According to the French Labour Code, it is forbidden to punish or dismiss employees, or exclude potential employees from the recruitment process (for a job, a training position or an internship), or cause them to endure direct or indirect discriminatory measures with respect to remuneration, incentive schemes, share distribution, training or redeployment programs, posting, qualification, classification, career development, mobility or contract renewal, on the basis of their nationality, ethnic or racial origin, gender, sexual orientation, morals, name, age, marital status, religious beliefs, political opinions, trade union activities, physical appearance, medical condition and/or disability.
Protections Against Harassment
In France, harassment is prohibited by national law and takes the form of both sexual and moral harassment. Sexual and moral harassment are both punishable by two years of imprisonment and a fine of EUR 30,000 (three years of imprisonment and a fine of EUR 45,000, where sexual harassment is committed by a hierarchical superior). In France, where harassment is perpetrated by an employee, both the employer and the employee are liable.
Employer’s Obligation to Provide Reasonable Accommodations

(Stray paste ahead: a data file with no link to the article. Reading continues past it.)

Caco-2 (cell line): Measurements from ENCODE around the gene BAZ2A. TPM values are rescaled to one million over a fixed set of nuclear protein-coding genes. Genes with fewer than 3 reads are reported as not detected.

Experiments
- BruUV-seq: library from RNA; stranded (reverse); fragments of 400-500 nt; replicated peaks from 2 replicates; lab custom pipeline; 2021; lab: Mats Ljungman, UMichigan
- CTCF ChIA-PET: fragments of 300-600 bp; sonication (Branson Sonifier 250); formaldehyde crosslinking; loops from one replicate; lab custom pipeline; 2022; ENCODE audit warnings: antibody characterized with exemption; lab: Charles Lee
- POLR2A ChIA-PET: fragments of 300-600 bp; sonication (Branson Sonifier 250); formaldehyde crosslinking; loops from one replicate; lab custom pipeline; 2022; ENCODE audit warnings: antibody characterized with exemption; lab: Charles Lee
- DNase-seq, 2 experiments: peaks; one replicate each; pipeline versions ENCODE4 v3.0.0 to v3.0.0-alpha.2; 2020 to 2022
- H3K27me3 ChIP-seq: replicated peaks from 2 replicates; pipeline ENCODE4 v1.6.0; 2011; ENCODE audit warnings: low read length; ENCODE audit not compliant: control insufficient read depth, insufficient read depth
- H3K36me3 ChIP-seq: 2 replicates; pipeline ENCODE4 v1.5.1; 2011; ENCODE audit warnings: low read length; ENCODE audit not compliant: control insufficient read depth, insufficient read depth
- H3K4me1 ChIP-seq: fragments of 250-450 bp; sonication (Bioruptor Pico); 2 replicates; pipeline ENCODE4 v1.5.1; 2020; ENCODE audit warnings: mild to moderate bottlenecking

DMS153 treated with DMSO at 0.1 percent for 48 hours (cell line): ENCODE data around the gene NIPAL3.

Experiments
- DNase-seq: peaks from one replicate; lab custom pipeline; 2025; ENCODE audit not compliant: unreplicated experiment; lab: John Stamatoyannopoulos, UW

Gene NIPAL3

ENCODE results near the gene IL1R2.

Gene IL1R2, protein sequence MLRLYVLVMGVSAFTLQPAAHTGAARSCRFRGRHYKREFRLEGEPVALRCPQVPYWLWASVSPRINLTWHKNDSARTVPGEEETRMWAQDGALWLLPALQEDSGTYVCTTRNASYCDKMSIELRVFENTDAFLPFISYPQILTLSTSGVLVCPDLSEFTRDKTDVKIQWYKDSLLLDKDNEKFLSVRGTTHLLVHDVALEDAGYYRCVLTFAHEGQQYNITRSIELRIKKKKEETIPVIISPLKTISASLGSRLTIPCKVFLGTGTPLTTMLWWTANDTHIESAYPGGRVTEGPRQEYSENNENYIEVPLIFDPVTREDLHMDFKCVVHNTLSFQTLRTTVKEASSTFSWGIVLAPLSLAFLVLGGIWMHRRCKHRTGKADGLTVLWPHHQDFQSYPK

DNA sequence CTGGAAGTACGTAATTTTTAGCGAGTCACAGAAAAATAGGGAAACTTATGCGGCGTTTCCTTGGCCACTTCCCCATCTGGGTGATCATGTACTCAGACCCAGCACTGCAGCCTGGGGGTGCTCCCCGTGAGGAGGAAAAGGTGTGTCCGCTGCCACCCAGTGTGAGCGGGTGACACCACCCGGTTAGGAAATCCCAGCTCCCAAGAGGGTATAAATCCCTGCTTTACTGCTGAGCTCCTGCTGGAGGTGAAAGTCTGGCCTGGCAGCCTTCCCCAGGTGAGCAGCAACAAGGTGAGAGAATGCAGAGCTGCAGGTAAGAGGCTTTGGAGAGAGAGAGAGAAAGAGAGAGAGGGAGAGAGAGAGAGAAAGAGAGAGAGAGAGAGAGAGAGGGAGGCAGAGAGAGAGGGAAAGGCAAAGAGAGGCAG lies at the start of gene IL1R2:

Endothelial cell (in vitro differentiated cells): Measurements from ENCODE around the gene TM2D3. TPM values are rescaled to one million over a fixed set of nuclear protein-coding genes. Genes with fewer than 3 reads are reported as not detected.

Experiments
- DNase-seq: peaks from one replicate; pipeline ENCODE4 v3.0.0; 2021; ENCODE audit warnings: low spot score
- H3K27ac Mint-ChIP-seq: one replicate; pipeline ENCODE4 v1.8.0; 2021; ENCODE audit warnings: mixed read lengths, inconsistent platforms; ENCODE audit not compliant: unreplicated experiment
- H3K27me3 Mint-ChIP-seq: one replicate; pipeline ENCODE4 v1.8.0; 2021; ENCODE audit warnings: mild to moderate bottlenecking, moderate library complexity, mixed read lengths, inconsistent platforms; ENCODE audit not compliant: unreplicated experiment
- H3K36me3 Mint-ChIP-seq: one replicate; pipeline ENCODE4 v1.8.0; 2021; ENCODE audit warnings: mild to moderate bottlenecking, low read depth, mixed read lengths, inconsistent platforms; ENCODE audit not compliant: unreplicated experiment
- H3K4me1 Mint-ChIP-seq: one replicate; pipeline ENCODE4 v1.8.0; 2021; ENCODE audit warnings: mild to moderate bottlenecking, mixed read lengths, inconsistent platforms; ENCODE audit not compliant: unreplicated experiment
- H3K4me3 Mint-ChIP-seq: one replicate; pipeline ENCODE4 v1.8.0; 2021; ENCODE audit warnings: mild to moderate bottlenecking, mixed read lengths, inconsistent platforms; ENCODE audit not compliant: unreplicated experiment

Under the current legislation, private companies and public offices with more than 20 employees must have workers with disabilities account for 6% of their total workforce. Employers are provided with three options to meet this target: (i) hiring disabled workers as employees, (ii) subcontracting workers from the sheltered sector, (iii) paying a contribution fee to AGEFIPH, which is an organisation dedicated to furthering professional inclusion of the disabled in the private sector.
Employers can initiate a non-judicial in-house inquiry if a victim of harassment brings to their attention, or if they suspect, an incident of discrimination, as they must guarantee a working environment free of such practices. Since 2004, a special body has been created that has an essential role in the fight against discrimination: the Defender of Rights. Any discrimination case, direct or indirect, prohibited by statute, law, or by an international convention to which France is a party, can be brought before the Defender of Rights. Its main task is to ensure the efficacy of the legal mechanisms prohibiting discrimination. Legal actions may also be brought before the Labour Court directly, by employees who allege discrimination.
French labour law does not recognise quotas, and the principle of non-discrimination bars employers from practicing affirmative action or instituting measures designed to favour diversity in the workplace.